Computer Hacker Extradited from France
ATLANTA - Eric Donys Simeu, a/k/a Martell Collins, a citizen of Cameroon, has been arraigned on federal charges of conspiracy, wire fraud, computer fraud and access device fraud. Simeu was indicted by a federal grand jury in Atlanta on September 23, 2014.
“Cybercrime is borderless, but increasingly, so too are our law enforcement capabilities,” said U.S. Attorney John Horn. “With the cooperation of France and our international law enforcement partners, we were able to bring to justice a wanted fugitive who was allegedly committing cyber fraud that affected U.S. companies from the streets of West Africa.”
“Those who target US companies and citizens through cyber attacks and spear phishing emails can no longer be confident they will remain anonymous and be protected by geographic boundaries. The arrest and extradition of Eric Simeu is the result of a multi-national effort led by the FBI, which demonstrates the benefits of global cooperation among international law enforcement and the private sector. This arrest and extradition serves a strong deterrent to those targeting the computer networks of US companies and US citizens. It should also serve as a reminder to the public to be vigilant and aware they are frequently targeted through fraudulent emails seeking to steal their personal information,” said J. Britt Johnson, Special Agent in Charge, FBI Atlanta Field Office.
According to U.S. Attorney Horn, the charges, and other information presented in court: Eric Simeu is allegedly responsible for a series of “phishing campaigns” which targeted customers of Global Distribution System (“GDS”) companies from approximately July 2011 to September 2014.
A “phishing campaign” is the act of sending targeted emails to individuals for the purpose of acquiring usernames and passwords. The emails masquerade as an official communication from a legitimate company to gain the trust of the recipient and deceive them into providing protected information. GDS companies provide travel booking services to travel agencies and travel-related websites. Airline tickets that are issued from sources other than air carriers themselves are generally processed through a GDS company. Customers of GDS companies, such as representatives from a travel agency or travel-related website, are issued unique login credentials that are utilized to authenticate their identity and facilitate the issuance of airline tickets on GDS servers.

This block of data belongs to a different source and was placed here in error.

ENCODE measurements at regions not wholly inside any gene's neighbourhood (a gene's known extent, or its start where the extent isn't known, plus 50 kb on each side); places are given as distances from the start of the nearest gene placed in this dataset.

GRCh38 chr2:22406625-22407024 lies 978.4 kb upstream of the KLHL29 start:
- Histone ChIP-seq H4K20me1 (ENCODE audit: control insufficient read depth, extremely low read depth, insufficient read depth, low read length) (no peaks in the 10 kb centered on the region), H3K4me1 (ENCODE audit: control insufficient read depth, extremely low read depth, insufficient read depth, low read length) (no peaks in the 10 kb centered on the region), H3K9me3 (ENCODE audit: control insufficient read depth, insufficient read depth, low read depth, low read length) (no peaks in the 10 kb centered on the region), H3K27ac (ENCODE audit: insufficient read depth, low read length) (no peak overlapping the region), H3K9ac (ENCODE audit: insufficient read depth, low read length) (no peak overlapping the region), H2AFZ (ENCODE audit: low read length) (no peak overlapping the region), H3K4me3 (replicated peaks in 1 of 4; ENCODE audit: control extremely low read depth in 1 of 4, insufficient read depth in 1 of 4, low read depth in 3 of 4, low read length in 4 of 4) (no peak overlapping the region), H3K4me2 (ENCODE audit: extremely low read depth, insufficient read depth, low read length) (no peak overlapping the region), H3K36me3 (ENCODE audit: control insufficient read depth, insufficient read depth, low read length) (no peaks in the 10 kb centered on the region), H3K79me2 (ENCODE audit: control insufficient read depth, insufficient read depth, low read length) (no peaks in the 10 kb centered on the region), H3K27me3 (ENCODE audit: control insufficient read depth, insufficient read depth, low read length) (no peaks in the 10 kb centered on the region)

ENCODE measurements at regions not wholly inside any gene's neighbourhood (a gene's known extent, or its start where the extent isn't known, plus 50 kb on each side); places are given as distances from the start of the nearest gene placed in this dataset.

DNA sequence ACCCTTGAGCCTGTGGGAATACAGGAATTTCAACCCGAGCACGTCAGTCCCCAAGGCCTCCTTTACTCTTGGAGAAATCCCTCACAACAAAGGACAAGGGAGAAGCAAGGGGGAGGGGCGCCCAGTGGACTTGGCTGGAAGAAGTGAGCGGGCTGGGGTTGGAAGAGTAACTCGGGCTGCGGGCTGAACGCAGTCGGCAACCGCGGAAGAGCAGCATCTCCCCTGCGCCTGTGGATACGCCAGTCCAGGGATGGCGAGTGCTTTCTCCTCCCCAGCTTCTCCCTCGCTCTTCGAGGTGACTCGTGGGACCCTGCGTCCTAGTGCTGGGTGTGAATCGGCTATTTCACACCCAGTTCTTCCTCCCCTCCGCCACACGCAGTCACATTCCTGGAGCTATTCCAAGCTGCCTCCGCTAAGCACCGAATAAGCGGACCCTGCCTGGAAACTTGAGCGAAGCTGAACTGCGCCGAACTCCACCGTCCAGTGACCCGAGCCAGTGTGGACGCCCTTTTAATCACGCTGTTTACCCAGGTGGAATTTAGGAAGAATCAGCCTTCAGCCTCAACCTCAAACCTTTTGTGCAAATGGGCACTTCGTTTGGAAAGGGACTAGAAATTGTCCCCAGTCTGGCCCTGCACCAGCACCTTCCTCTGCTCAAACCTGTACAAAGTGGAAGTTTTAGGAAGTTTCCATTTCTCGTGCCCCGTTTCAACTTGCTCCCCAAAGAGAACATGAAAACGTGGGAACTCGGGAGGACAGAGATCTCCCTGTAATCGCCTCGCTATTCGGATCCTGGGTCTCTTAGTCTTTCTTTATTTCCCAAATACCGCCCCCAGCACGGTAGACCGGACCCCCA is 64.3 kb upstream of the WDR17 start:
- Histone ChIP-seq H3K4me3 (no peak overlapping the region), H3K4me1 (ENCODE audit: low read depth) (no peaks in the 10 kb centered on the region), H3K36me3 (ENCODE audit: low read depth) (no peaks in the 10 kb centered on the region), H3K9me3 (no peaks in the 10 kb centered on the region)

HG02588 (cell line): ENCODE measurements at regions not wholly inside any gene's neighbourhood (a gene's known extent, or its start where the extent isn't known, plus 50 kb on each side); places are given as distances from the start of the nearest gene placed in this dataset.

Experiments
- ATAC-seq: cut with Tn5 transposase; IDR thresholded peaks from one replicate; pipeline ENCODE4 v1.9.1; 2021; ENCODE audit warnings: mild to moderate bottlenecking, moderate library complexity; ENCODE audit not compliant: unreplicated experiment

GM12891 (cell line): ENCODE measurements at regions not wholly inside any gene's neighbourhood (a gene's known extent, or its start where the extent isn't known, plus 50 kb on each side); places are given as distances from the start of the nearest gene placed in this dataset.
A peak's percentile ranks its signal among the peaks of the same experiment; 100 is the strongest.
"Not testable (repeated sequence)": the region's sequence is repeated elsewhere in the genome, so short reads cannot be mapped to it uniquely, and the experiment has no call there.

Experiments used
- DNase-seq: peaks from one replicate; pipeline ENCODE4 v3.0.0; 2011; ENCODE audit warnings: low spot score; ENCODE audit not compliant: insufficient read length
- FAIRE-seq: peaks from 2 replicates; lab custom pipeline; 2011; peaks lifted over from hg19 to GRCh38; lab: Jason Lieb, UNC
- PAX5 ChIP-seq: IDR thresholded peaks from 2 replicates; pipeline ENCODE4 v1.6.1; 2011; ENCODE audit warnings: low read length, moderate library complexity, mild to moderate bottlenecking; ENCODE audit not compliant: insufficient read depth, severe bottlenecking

In this instance, Simeu’s alleged phishing campaigns targeted customers of two GDS Companies – one with its principal U.S. operations in Atlanta, Georgia, and another headquartered in Southlake, Texas. Simeu allegedly caused phishing emails to be delivered to customers of these GDS companies for the purpose of obtaining and stealing their unique log-in credentials. Simeu and others allegedly used the stolen log-in credentials to access the servers of the two GDS companies and cause the issuance of fraudulent airline tickets. Simeu and others then allegedly sold these airline tickets to customers, mostly in West Africa, for fractions of the actual cost, or used them for personal travel. The value of the fraudulently issued airline tickets exceeded $2 million.
On September 3, 2014, Simeu was arrested by French law enforcement pursuant to a federal criminal complaint issued out of the Northern District of Georgia. At the time of his arrest, Simeu was traveling from Casablanca, Morocco, to Paris, France, on an alleged fraudulently issued airline ticket in the name of his alias, Martell Collins, utilizing a fraudulent United Kingdom passport under the same name.
Eric Donys Simeu, a/k/a Martell Collins, 32, a citizen of Cameroon, was arraigned before United States Magistrate Judge Russell G. Vineyard. A federal grand jury in the Northern District of Georgia returned an indictment against Simeu on September 23, 2014. Simeu has been in French custody since his arrest in September 2014, pending completion of extradition proceedings.
Members of the public are reminded that the indictment only contains charges. The defendant is presumed innocent of the charges and it will be the government’s burden to prove the defendant’s guilt beyond a reasonable doubt at trial.
This case is being investigated by the Federal Bureau of Investigation and State Department Diplomatic Security Service.
Assistant United States Attorney Steven D Grimberg and Trial Attorney Peter Roman with the U.S. Department of Justice Computer Crime and Intellectual Property Section are prosecuting the case. The Justice Department’s Office of International Affairs also provided valuable assistance.
For further information please contact the U.S. Attorney’s Public Affairs Office at USAGAN.PressEmails@usdoj.gov or (404) 581-6016. The Internet address for the U.S. Attorney’s Office for the Northern District of Georgia is http://www.justice.gov/usao-ndga.